clock menu more-arrow no yes mobile

Filed under:

Kayla Harrison knows GOAT status is possible after cutting to 145 with potential opponents like Amanda Nunes or Cris Cyborg

Ryan Loco, PFL

When Kayla Harrison made the decision to move into MMA after claiming two gold medals at the Olympics, she did so with one purpose in mind.

Become the greatest fighter in history.

Considering Harrison had already conquered the judo world while becoming the first and only American to claim gold at the Olympic games, her drive for success was undeniable.

Thus far in her career, the 30-year-old Ohio native has delivered on all her promises while amassing a perfect 8-0 record including six wins by TKO or submission. She earned the $1 million grand prize as part of the PFL’s season in 2019 and she’ll look to claim back-to-back titles when fighting for the promotion in 2021.

Despite all those accolades, Harrison’s biggest criticism has usually come down to the level of her competition while fighting at 155 pounds. As dominant as Harrison’s been, there just aren’t very many established fighters competing at lightweight in the women’s division, which stands as a roadblock to her ultimate goal in the sport.

Just recently, Harrison actually cut down to featherweight for the first time in her career before she demolished Courtney King inside two rounds as part of the Invicta FC 43 card. While Harrison has routinely criticized extreme weight cutting in combat sports, she knows her path toward greatness becomes much easier if she’s fighting at 145 pounds because potential opponents such as two-division UFC champion Amanda Nunes or Bellator featherweight champion Cris Cyborg are also competing in that weight class.

“145 [pounds] will definitely be more beneficial to the business of Kayla Harrison than 155,” Harrison said when speaking to MMA Fighting. “I wouldn’t say I’m stoked about cutting to 145. I didn’t enjoy it. But I do know that in terms of opportunity, it’s just going to be a better fit for me.

“We’ll see what happens with the PFL. I’m going to finish my contractual duties. Obviously they’re working hard to get more fresh talent in there. I’m super excited about that. But right now, just take it one fight at a time.”

Getting down to 145 pounds was never going to be easy but Harrison had to face all sorts of obstacles in her initial move to featherweight while competing for Invicta FC.

As she was quarantined due to COVID-19 protocols, Harrison was forced to undergo her weight cut alone for the most part, which meant she could only depend on herself for support. In the end, Harrison made weight without issue and that gives her the confidence in any future cuts back down to 145 pounds again.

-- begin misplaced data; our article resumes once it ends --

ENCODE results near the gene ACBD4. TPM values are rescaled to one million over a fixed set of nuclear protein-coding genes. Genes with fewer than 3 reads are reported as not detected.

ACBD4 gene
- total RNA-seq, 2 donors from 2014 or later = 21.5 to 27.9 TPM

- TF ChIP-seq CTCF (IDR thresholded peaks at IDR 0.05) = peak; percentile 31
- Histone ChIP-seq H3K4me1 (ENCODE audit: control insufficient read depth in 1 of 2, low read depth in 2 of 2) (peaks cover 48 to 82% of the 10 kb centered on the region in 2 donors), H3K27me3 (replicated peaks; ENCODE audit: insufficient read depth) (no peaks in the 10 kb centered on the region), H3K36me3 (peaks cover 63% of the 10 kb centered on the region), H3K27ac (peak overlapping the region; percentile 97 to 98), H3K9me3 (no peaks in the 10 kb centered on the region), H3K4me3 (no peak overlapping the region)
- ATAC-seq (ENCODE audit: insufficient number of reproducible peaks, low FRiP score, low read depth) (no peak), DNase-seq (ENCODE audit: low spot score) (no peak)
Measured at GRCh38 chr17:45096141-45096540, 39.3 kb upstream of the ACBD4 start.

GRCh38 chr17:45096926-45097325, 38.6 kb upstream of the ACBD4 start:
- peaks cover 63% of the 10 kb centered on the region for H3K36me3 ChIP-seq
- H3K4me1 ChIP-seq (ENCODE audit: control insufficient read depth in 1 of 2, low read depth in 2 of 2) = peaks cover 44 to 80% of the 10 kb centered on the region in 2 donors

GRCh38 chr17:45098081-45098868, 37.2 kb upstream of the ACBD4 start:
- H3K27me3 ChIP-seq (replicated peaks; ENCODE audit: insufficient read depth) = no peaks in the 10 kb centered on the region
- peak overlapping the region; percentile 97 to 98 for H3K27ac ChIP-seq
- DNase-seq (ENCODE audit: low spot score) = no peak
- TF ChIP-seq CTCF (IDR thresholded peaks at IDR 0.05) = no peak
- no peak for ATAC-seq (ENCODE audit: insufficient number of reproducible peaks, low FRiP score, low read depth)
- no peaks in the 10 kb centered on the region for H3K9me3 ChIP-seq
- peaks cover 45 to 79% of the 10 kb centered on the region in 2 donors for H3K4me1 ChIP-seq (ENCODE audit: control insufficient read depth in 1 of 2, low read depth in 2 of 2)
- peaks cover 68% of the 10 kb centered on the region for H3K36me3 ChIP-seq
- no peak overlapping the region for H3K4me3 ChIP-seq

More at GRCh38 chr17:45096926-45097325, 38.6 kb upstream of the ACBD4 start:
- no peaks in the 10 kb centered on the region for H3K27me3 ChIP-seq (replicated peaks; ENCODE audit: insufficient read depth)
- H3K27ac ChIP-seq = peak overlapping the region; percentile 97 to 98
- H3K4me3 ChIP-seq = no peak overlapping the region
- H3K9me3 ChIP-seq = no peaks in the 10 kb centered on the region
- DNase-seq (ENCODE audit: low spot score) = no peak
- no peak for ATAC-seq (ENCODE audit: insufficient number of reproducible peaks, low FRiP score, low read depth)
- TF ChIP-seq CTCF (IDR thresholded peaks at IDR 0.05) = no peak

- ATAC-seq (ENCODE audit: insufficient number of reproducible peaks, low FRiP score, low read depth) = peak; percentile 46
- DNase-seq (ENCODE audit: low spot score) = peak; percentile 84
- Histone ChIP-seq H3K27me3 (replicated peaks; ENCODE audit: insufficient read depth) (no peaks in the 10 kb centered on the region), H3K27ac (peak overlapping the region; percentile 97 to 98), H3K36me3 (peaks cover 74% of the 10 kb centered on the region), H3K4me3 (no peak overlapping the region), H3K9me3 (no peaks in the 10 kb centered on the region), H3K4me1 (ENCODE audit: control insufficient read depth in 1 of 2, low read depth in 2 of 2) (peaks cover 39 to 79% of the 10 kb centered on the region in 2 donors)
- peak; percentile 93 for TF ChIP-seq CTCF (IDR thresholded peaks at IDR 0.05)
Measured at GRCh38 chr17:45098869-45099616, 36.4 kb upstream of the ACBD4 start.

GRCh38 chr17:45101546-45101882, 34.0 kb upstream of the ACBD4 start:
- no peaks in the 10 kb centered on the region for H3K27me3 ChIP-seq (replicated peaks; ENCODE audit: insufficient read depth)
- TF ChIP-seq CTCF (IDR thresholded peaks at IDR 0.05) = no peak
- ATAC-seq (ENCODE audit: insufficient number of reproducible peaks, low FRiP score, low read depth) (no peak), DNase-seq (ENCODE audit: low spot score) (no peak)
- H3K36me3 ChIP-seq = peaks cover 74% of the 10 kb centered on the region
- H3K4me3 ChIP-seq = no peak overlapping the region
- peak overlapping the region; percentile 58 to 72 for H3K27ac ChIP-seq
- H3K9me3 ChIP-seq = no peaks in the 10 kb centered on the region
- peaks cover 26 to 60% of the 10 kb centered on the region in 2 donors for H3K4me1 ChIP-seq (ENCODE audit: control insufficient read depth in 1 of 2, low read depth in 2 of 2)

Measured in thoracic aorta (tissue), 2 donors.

“I didn’t enjoy it,” Harrison admitted. “I was miserable. Like I said, I didn’t know if I was going to get to fight because of some issues so I’m sitting alone in my room like should I order some pizza? What am I doing this for? What’s the point? It was tough but mentally I know if I can cut weight by myself in that scenario then I can do it anywhere.

“I’m pretty proud of myself. I was a professional. I did it the right way without starving myself, without panicking. It went good. I didn’t enjoy it but it went good.”

With that said, Harrison is now focused on making 2021 much better than the year that just passed where she was only able to compete one time due to the global pandemic.

She will compete at lightweight as part of the PFL season starting in the spring but from there the sky is the limit in terms of her future.

Harrison isn’t calling anybody out by name just yet but now that the featherweight door has been opened, she fully understands the opportunities that will be available to her.

“I’ve been pretty patient,” Harrison said. “I’ve stayed the course despite the crazy year we’ve all had. Everything happens for a reason. I think I’ve been very patient with my career. I haven’t rushed it. I haven’t stepped in after two fights and tried to fight an Amanda Nunes or a Cris Cyborg. I think I’ve developed my skill set. I think I’ve grown tremendously as a fighter and as a person.

“I think all the pieces are falling into place. Right when I’m ready, right when I’m in my prime, I’m going to be able to execute my game plan and go out and go down as one of the greatest. I see it happening. It’s pretty exciting.”

More than anything, Harrison is proud of the work she’s doing to attain that goal without skipping the line or asking for opponents she hasn’t earned yet. That mindset is what she believes will eventually get her those kinds of high profile fights to become the GOAT.

“It hasn’t always been easy and obviously I’ve still got to go out and execute, go out and fight and perform and train hard and put in the work,” Harrison said. “I’m not even really well known yet. I’ve stayed quite. Just gone out and done my work. I’m known in the MMA world but I didn’t blow up like Ronda [Rousey].

“I wasn’t this overnight sensation. I didn’t get pushed too hard, too fast. I didn’t fail to develop certain areas of my game. I didn’t lose who I am. I didn’t decide I’m just going to be a striker. I think I’ve done everything right and when you do everything right, good things happen to those people. I just think that it’s only a matter of time.”

Sign up for the newsletter Sign up for the MMA Fighting Daily Roundup newsletter!

A daily roundup of all your fighting news from MMA Fighting